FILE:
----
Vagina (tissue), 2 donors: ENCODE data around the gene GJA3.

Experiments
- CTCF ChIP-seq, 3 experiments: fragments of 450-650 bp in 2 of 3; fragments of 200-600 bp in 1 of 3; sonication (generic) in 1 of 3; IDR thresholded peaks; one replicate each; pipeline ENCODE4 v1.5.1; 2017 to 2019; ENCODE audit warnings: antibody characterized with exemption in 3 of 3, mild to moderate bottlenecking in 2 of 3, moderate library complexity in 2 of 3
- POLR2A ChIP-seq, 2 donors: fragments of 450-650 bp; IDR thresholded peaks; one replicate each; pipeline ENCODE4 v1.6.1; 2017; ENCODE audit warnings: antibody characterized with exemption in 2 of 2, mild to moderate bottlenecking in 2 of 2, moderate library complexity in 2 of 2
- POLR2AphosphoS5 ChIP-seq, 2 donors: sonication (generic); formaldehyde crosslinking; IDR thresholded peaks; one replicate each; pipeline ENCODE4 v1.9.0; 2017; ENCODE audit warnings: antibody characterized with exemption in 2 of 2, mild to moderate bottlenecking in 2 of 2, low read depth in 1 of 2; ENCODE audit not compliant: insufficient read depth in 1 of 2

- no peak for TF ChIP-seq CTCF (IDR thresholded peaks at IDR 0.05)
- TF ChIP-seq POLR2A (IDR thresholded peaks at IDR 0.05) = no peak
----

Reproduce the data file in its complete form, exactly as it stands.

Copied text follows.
Vagina (tissue), 2 donors: ENCODE data around the gene GJA3.

Experiments
- CTCF ChIP-seq, 3 experiments: fragments of 450-650 bp in 2 of 3; fragments of 200-600 bp in 1 of 3; sonication (generic) in 1 of 3; IDR thresholded peaks; one replicate each; pipeline ENCODE4 v1.5.1; 2017 to 2019; ENCODE audit warnings: antibody characterized with exemption in 3 of 3, mild to moderate bottlenecking in 2 of 3, moderate library complexity in 2 of 3
- POLR2A ChIP-seq, 2 donors: fragments of 450-650 bp; IDR thresholded peaks; one replicate each; pipeline ENCODE4 v1.6.1; 2017; ENCODE audit warnings: antibody characterized with exemption in 2 of 2, mild to moderate bottlenecking in 2 of 2, moderate library complexity in 2 of 2
- POLR2AphosphoS5 ChIP-seq, 2 donors: sonication (generic); formaldehyde crosslinking; IDR thresholded peaks; one replicate each; pipeline ENCODE4 v1.9.0; 2017; ENCODE audit warnings: antibody characterized with exemption in 2 of 2, mild to moderate bottlenecking in 2 of 2, low read depth in 1 of 2; ENCODE audit not compliant: insufficient read depth in 1 of 2

- no peak for TF ChIP-seq CTCF (IDR thresholded peaks at IDR 0.05)
- TF ChIP-seq POLR2A (IDR thresholded peaks at IDR 0.05) = no peak